Waitlisted at your dream college? Learn how to write a strong letter of continued interest.

So I’m On The Waitlist… Is That Good News?

Mar 7, 2022

You can expect three outcomes from the regular decision application process: acceptance, rejection, or, the third result that may leave you feeling somewhat unsure, the waitlist.

In contrast to the sharply declining undergraduate acceptance rates, the number of applicants offered a spot on schools’ waitlists remains mostly consistent over time, a curious trend reported by Sam Kagan of The Daily Princetonian. From 2003 to 2020, Princeton offered an average of 1,153 students a spot on their waitlist, and an average of 823 students accepted the offer. Likewise, Kagan analyzes trends from the nation’s top universities including Princeton, Cornell, Dartmouth, Georgetown, MIT, Stanford, UPenn, and Northwestern.

However, the percentage of waitlisted students offered admission to any given school is largely volatile and unpredictable. For example, Dartmouth saw a rise in acceptance rates for waitlisted students (with a few gaps from 2004 to 2015) but met a sudden and lasting drop in 2016. Stanford saw a gradual decline in its already low numbers, but saw a sharp rise to just under 40% in 2020. Princeton accepted 101 waitlisted students in 2017, but accepted 0 in 2018.

In light of this unpredictable phenomenon, Jeffrey Durso-Finley, the co-director of college counseling at the Lawrenceville School and former admission officer at Brown, responds that typically a competitive school’s “applicant pool is so strong and their matriculation rate is so high, they don’t often need to go to the waiting list because they make their class based on the modeling they use.”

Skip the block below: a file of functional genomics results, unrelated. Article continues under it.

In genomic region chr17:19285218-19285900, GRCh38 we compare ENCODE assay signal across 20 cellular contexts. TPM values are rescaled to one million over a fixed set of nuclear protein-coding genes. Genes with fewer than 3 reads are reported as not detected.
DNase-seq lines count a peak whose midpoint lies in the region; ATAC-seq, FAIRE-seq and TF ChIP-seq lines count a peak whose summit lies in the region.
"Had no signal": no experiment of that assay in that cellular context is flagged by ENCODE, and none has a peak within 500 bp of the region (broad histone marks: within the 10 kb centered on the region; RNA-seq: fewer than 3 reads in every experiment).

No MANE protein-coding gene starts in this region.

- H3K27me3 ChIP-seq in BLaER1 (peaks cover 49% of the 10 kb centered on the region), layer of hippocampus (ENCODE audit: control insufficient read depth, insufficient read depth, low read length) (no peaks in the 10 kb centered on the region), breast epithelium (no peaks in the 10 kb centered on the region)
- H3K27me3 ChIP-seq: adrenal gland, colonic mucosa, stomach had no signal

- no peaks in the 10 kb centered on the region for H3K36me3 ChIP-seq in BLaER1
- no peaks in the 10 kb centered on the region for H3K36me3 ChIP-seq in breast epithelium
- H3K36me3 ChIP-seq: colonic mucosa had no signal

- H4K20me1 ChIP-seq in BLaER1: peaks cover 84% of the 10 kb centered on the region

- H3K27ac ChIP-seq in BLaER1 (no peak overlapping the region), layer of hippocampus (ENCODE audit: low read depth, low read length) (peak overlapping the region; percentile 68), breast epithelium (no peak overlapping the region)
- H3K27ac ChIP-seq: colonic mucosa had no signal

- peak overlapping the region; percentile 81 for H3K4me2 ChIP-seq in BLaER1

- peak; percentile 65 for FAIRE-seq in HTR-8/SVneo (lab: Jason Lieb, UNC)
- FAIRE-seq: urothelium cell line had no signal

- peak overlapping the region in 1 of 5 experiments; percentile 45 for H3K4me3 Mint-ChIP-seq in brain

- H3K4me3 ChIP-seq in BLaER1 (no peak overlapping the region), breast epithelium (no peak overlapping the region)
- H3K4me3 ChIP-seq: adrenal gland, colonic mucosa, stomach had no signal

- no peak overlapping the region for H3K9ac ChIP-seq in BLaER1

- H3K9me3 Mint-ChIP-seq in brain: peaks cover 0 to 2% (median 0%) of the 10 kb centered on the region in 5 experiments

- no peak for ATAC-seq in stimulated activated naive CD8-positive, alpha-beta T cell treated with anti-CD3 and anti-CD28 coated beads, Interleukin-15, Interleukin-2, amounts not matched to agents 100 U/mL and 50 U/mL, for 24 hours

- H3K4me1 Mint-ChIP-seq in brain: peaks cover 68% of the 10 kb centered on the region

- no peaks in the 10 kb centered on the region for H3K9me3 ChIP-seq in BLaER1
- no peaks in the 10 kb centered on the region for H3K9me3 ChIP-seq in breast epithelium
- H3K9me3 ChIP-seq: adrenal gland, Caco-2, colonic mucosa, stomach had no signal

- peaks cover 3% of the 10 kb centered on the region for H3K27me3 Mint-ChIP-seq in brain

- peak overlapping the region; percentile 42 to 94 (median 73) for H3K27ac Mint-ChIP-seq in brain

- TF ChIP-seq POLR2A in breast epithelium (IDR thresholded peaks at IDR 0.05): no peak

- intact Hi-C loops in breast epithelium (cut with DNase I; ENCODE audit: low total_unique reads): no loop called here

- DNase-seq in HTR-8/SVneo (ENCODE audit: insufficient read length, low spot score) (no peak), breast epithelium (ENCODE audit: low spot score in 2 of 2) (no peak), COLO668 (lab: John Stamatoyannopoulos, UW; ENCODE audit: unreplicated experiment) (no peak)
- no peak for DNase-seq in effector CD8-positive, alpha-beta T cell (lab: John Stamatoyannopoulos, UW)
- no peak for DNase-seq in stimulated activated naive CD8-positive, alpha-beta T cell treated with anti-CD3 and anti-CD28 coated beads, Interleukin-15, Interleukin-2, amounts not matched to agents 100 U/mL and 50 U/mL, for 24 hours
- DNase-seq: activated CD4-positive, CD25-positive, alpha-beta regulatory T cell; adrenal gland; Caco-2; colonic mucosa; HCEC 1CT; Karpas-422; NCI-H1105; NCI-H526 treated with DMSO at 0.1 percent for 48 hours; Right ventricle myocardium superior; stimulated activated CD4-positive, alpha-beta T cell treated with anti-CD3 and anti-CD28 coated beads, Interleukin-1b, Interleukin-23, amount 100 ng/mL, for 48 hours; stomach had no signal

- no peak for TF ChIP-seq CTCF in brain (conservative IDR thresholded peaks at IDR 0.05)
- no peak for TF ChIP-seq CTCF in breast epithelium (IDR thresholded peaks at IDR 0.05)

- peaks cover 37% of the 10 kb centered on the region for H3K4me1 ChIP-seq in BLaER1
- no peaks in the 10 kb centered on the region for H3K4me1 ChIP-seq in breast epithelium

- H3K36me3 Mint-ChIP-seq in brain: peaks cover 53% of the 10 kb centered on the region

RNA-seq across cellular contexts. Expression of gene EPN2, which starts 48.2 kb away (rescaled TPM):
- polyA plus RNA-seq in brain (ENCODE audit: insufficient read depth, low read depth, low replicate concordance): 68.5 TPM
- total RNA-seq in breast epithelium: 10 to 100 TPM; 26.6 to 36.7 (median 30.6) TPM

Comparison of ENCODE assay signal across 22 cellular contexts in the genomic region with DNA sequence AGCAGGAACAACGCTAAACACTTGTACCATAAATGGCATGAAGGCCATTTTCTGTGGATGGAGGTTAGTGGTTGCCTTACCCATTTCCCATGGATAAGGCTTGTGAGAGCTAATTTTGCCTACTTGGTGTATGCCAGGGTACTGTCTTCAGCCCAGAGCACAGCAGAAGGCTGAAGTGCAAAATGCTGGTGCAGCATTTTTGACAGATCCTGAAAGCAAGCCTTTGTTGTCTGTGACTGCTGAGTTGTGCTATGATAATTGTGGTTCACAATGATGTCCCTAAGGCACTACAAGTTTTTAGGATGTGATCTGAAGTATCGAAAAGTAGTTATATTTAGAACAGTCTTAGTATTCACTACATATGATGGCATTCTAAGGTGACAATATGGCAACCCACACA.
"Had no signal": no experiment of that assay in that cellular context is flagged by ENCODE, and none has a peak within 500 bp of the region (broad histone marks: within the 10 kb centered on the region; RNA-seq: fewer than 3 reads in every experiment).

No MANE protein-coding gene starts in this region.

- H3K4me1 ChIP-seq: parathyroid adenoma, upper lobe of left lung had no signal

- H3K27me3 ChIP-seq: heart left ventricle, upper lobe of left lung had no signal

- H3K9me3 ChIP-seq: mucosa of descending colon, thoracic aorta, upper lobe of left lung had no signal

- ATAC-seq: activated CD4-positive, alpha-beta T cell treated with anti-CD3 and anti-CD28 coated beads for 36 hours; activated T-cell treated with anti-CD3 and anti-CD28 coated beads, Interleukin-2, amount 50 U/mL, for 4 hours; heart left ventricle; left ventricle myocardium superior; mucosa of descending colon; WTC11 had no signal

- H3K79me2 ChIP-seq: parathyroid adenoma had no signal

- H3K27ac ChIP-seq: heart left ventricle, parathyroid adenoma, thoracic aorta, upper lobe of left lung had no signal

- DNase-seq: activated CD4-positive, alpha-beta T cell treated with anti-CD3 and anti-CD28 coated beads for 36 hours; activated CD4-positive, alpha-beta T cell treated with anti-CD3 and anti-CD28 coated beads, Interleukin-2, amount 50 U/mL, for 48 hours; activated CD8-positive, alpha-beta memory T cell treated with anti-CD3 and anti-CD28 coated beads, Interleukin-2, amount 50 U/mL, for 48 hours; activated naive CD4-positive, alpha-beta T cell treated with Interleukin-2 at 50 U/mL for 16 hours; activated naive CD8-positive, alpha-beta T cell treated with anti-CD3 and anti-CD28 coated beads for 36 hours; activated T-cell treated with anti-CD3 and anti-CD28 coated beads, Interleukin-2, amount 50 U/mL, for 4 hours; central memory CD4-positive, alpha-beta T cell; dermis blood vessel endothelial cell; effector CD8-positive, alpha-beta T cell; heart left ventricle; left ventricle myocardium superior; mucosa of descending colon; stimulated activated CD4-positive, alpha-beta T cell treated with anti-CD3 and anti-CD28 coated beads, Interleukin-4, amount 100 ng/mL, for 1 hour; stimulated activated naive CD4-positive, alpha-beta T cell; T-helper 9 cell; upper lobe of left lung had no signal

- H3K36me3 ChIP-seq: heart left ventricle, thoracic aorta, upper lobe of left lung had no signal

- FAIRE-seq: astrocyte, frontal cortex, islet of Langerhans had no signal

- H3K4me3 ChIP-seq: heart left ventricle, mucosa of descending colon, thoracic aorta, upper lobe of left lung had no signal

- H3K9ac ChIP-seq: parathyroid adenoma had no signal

So it’s no surprise when hyper-selective schools accept zero students from their waitlist. Since 2009, Dartmouth and MIT have blanked their waitlists four times, while Georgetown, Northwestern, and Penn have always accepted at least one student from their waitlists.

So, what propels schools to accept students they’ve not yet rejected? Michael Hotchkiss, Princeton’s Deputy University Spokesperson, states that once admissions knows the number of students planning to enroll, they “turn to the waitlist to ensure that all seats in a class are filled.” Apart from meeting required numbers of enrolled students, the waitlist also helps colleges create a well-rounded class. By looking at the demographic or interest-based gaps in their admitted student population, the waitlist is used to “balance the incoming class.”

Durso-Finley emphasizes the importance of balancing an incoming class: “If a hyper-selective school thinks they’re going to go in for 25 kids and they do the analysis of their class and they are over-enrolled in what they predicted the engineering population to be and you’re a kid on the waiting list who’s an engineer, they’re probably not going to go to you.”
This is where your “hook” shines through. Don’t focus on making yourself a well-rounded student but accentuate the feature that helps you stand out from others, and this will create your best chance at getting off of a waitlist. How will you fill in the gap that your dream school is looking to address?

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